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 July 1, 1999

Dance Festival No. 3 in nation, but budget dwindles

BOULDER — Usually a burglary is no laughing matter, but Michelle Heffner Hayes can’t help seeing the funny side.

The burglary happened recently at the Walnut Street offices of the Colorado Dance Festival, where Heffner Hayes is the artistic director, when someone kicked their way in through ceiling tiles before making off with a VCR.

Of course it’s not really funny, but Heffner Hayes is genuinely amused at the irony that anyone would think of breaking into the dance festival in the hope of finding money.

Like so many non-profit performing arts groups, this one operates on a shoe-string budget that has been slowly shrinking in recent years until it’s begun to look positively anorexic.

Each year organizers breathe a collective sigh of relief at finding the festival is still solvent, but the same nagging question remains: Can this event, which enjoys a nationwide reputation, survive another season?

“Every year we just squeeze through, but it’s becoming more and more difficult. It really shouldn’t be this much of a struggle,” says Heffner Hayes.

As part of its year-round program, the festival hosts touring shows, runs master classes and helps stage some two dozen activities, many in Boulder County schools. But the jewel in its crown is the summer season which runs July 4-July 31.

This feast includes a heady mix of 50 classes, courses and workshops, weekly dance parties and a series of concerts featuring Flamenco Latino, Haitian and tango, plus the popular David Dorfman Dance.

At least 10,000 people are expected to pour into Boulder for this festival. Other events during the year reach between 2,500 to 3,000 children and their parents.

More people — including adult beginners, school students and families — will attend this month’s classes. Half of them will be from Colorado, the rest from around the United States with a sprinkling from overseas.

The festival’s signature is its vigorous promotion of many dance traditions and cultures — African, South and Central American, Native American, Caribbean and even Japanese. Organizers are proud that minority races make up on average a quarter of festival audiences.

Though it was founded only in 1982, the event is widely regarded as one of the country’s top three dance festivals alongside Jacob’s Pillow in Massachusetts and the American Dance Festival in North Carolina, both of which began in the 1930s.

But whereas those other two wallow in budgets of more than $3 million, the Boulder-based festival has to scrape by on about $400,000, which is actually 20 percent less than it had three years ago.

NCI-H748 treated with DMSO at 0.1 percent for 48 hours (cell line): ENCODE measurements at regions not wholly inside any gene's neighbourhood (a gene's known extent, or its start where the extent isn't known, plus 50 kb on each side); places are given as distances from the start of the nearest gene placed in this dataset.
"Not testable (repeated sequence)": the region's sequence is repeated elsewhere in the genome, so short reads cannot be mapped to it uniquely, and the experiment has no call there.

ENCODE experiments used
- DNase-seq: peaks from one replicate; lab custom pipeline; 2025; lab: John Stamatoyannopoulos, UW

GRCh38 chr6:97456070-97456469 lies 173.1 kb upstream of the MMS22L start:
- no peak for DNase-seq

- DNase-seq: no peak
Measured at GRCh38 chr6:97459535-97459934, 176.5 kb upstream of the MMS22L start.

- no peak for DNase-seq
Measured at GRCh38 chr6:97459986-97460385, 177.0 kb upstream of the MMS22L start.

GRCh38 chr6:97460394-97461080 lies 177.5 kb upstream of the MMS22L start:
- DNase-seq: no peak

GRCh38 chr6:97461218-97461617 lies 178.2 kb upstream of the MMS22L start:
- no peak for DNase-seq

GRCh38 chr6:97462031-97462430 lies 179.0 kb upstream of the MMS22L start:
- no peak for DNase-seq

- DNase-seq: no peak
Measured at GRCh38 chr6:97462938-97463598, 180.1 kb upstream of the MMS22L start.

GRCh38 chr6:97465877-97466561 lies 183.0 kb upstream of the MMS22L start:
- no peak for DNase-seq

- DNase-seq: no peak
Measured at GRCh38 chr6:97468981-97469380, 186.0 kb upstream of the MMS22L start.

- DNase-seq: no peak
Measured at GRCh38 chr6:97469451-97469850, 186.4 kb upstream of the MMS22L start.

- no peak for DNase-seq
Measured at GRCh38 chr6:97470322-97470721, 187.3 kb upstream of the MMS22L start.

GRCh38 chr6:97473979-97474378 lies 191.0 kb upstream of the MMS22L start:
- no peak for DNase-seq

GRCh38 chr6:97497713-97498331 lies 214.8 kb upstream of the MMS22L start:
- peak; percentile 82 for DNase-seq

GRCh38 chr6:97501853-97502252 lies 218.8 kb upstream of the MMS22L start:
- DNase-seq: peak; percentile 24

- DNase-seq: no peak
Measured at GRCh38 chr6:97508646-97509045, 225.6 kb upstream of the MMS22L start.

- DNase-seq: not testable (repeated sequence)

“Over the last three years the budget has been shrinking,” says Heffner Hayes. “The pattern has been to decrease expenses, trim staff, postpone capital improvements and try to negotiate artists’ fees downwards.”

The three staff and governing board of directors put together a budget and create each season’s program, but often the money does not come in until much later. As a result, life can become an exercise in brinkmanship which is not for the faint-hearted.

Heffner Hayes says because budgets have always been lean, the festival has never been able to establish a cash reserve that would give it a measure of security and sustainability.

The festival earns close to half its income from ticket sales — the Boulder Theater concerts usually attract 600 people per show — and class tuition fees. Most of the rest comes from private, corporate and government donations and grants.

Among the lifelines are the Lila Wallace-Reader’s Digest Fund which has pledged $50,000 per year for four years, the National Endowment for the Arts, worth around $30,000, Colorado Council on the Arts, about $20,000, and a share of the revenue from the area’s sales-tax fund, worth about $11,000.

While the festival is earning more each year from its audiences, growing demands upon foundation and public funding have made that an increasingly uncertain source.

“The festival also suffers because among all the performing arts, dance traditionally receives the lowest level of funding. We are the poor relation,” says Hayes, who holds a Ph.D. in dance history and theory.

Despite the trials and tribulations of running the festival, Hayes says she remains positive about the future.

“I see this as an opportunity for the whole community to mobilize and maintain something which enhances the quality of life in Boulder.”

Those sentiments are pretty much shared by Betty Van Zandt, acting president of the board of directors, who’s both concerned and confident about the festival’s long-term future.

“I am always worried about cash flow, but we have a very passionate, hard-working and motivated board, and I’m optimistic we can keep this wonderful festival going,” she says.

“A lot of people around the country know about us, but a lot of local people don’t, so we have to interact and communicate more with our community. If the festival were to close I think we would be missed, but we’re not going to let that happen.”

BOULDER — Usually a burglary is no laughing matter, but Michelle Heffner Hayes can’t help seeing the funny side.

The burglary happened recently at the Walnut Street offices of the Colorado Dance Festival, where Heffner Hayes is the artistic director, when someone kicked their way in through ceiling tiles before making off with a VCR.

Of course it’s not really funny, but Heffner Hayes is genuinely amused at the irony that anyone would think of breaking into the dance festival in the hope of finding money.

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